March 1st, 2004
Boston Cure Project
A major concern for people with early-stage MS is whether and/or when they will face serious disability as a result of their disease. Having advance information about their risk of disability would be valuable in terms of making plans for the future as well as making treatment decisions.
Hoping to develop better prognostic tools, a group of researchers decided to scan and then track over time people with "clinically isolated syndrome" or CIS (i.e., one MS-like symptom that may develop into definite MS) to see whether there are any early MRI characteristics that can predict eventual disability. They enrolled 42 people with CIS, gave them each an MRI, and then followed them over an average of 8 years (a relatively long time). After assessing which subjects converted to definite MS and tracking their EDSS progression, the researchers studied the baseline MRIs to determine which features correlated with faster progression to 3.0. They found that the best predictor of faster progression was the presence of two or more T2-weighted infratentorial lesions (lesions in the lower part of the brain, e.g., the cerebellum). T1-weighted measurements did not provide any prognostic value.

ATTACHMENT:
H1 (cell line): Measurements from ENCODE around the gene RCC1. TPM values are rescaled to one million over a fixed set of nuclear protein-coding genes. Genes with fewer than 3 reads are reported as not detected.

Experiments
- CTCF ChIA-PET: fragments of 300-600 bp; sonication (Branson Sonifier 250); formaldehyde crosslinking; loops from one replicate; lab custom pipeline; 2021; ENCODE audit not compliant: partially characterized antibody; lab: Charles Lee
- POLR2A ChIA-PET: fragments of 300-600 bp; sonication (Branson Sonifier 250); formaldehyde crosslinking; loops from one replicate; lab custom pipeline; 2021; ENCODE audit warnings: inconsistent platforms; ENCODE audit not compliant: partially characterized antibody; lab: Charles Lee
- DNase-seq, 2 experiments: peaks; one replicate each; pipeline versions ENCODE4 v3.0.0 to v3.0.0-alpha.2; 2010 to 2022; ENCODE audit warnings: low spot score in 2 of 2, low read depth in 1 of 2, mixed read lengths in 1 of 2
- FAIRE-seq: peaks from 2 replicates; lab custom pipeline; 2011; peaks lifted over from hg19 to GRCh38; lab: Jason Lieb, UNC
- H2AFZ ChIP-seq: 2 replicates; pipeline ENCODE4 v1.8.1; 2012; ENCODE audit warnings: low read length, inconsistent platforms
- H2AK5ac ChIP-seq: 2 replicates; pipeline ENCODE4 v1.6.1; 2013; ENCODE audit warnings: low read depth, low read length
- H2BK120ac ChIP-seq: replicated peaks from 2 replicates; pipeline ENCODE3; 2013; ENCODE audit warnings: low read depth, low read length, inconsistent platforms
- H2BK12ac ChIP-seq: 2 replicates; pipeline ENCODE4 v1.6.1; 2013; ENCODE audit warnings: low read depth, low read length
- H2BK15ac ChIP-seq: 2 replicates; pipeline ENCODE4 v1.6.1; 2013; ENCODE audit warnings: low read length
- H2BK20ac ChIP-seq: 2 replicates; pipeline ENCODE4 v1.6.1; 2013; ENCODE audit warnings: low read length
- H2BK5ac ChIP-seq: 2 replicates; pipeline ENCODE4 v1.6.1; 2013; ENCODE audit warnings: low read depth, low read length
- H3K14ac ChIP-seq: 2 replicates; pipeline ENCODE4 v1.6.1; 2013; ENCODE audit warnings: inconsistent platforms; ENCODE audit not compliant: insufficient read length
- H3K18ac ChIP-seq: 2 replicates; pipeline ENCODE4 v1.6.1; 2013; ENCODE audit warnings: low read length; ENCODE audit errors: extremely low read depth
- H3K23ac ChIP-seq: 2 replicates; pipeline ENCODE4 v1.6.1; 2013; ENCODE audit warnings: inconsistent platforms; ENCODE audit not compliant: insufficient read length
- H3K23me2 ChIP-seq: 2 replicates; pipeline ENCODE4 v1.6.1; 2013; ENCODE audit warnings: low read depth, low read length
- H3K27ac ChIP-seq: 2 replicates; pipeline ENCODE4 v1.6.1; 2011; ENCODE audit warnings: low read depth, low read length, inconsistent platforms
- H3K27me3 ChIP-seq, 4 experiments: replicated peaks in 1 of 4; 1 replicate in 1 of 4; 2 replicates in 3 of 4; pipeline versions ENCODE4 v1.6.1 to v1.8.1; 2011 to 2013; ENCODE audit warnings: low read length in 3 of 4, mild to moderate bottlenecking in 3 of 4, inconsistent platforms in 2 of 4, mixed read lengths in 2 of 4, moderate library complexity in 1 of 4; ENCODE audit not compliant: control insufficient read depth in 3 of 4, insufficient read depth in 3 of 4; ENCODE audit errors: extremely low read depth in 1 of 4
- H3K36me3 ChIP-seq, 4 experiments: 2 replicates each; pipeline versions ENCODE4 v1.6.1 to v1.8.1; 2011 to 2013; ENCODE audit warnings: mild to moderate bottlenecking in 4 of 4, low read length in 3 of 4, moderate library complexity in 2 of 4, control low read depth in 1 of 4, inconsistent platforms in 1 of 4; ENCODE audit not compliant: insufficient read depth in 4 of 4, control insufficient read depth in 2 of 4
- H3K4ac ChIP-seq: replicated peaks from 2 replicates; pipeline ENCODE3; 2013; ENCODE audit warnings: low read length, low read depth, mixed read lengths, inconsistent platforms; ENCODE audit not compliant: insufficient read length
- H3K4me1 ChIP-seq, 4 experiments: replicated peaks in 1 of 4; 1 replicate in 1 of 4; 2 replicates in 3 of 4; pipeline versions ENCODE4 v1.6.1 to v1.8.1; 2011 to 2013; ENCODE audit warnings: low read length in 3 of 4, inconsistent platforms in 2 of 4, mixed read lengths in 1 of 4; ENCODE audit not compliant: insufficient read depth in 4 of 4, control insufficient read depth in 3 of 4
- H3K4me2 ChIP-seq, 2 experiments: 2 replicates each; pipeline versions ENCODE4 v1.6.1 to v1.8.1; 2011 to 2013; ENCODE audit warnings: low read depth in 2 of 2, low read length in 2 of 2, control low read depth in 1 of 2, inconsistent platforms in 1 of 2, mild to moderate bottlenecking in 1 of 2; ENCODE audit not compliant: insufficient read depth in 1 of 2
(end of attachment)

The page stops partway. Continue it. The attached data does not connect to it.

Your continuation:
One explanation for this finding is that since the infratentorial region
is near the spinal cord, infratentorial lesions may be associated with
spinal cord disease. Spinal cord lesions may themselves be as good or even
better at predicting long-term disability; however, at the time the study
began participants were not routinely given a spinal MRI. So for now the
presence of 2+ infratentorial lesions seems to be the best predictor of
long-term disability in early MS, with the prognostic value of spinal cord
lesions yet to be determined.
Copyright © 2004, Boston Cure Project